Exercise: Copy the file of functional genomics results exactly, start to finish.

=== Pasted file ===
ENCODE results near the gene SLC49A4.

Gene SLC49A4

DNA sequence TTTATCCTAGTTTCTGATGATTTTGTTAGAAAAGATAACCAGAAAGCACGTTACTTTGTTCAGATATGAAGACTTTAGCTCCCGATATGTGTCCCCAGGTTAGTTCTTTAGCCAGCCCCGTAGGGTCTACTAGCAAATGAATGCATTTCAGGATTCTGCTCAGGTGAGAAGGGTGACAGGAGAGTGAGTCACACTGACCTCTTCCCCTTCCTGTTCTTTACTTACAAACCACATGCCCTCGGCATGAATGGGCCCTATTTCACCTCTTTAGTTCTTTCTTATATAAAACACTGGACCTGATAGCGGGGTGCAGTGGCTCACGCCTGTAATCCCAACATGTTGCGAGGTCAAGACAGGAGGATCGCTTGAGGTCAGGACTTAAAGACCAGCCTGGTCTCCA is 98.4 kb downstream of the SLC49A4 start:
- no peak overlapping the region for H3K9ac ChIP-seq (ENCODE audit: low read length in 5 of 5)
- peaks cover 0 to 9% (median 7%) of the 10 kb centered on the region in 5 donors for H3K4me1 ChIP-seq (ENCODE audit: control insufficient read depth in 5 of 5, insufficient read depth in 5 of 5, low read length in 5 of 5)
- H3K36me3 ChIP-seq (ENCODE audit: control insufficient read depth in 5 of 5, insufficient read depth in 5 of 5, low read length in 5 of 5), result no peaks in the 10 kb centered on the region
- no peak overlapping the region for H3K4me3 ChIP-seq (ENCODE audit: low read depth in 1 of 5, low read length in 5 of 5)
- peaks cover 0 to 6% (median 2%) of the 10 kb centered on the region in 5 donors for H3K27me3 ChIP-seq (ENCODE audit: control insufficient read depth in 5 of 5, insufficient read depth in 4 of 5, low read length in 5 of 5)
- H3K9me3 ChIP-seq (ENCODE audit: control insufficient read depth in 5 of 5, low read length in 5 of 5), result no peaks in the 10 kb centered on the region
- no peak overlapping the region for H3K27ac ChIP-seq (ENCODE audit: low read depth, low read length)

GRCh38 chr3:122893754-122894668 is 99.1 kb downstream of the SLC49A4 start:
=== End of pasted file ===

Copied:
ENCODE results near the gene SLC49A4.

Gene SLC49A4

DNA sequence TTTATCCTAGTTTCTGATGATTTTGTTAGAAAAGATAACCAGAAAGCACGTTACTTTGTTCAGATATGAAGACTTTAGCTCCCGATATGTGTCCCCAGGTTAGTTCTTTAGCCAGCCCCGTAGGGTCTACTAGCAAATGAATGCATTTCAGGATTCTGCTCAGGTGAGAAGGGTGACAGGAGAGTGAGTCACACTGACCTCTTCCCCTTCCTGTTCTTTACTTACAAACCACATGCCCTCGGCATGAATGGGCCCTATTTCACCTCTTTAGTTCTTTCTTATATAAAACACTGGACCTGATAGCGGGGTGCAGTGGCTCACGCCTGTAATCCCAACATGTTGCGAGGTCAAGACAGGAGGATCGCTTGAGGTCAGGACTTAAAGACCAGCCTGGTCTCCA is 98.4 kb downstream of the SLC49A4 start:
- no peak overlapping the region for H3K9ac ChIP-seq (ENCODE audit: low read length in 5 of 5)
- peaks cover 0 to 9% (median 7%) of the 10 kb centered on the region in 5 donors for H3K4me1 ChIP-seq (ENCODE audit: control insufficient read depth in 5 of 5, insufficient read depth in 5 of 5, low read length in 5 of 5)
- H3K36me3 ChIP-seq (ENCODE audit: control insufficient read depth in 5 of 5, insufficient read depth in 5 of 5, low read length in 5 of 5), result no peaks in the 10 kb centered on the region
- no peak overlapping the region for H3K4me3 ChIP-seq (ENCODE audit: low read depth in 1 of 5, low read length in 5 of 5)
- peaks cover 0 to 6% (median 2%) of the 10 kb centered on the region in 5 donors for H3K27me3 ChIP-seq (ENCODE audit: control insufficient read depth in 5 of 5, insufficient read depth in 4 of 5, low read length in 5 of 5)
- H3K9me3 ChIP-seq (ENCODE audit: control insufficient read depth in 5 of 5, low read length in 5 of 5), result no peaks in the 10 kb centered on the region
- no peak overlapping the region for H3K27ac ChIP-seq (ENCODE audit: low read depth, low read length)

GRCh38 chr3:122893754-122894668 is 99.1 kb downstream of the SLC49A4 start: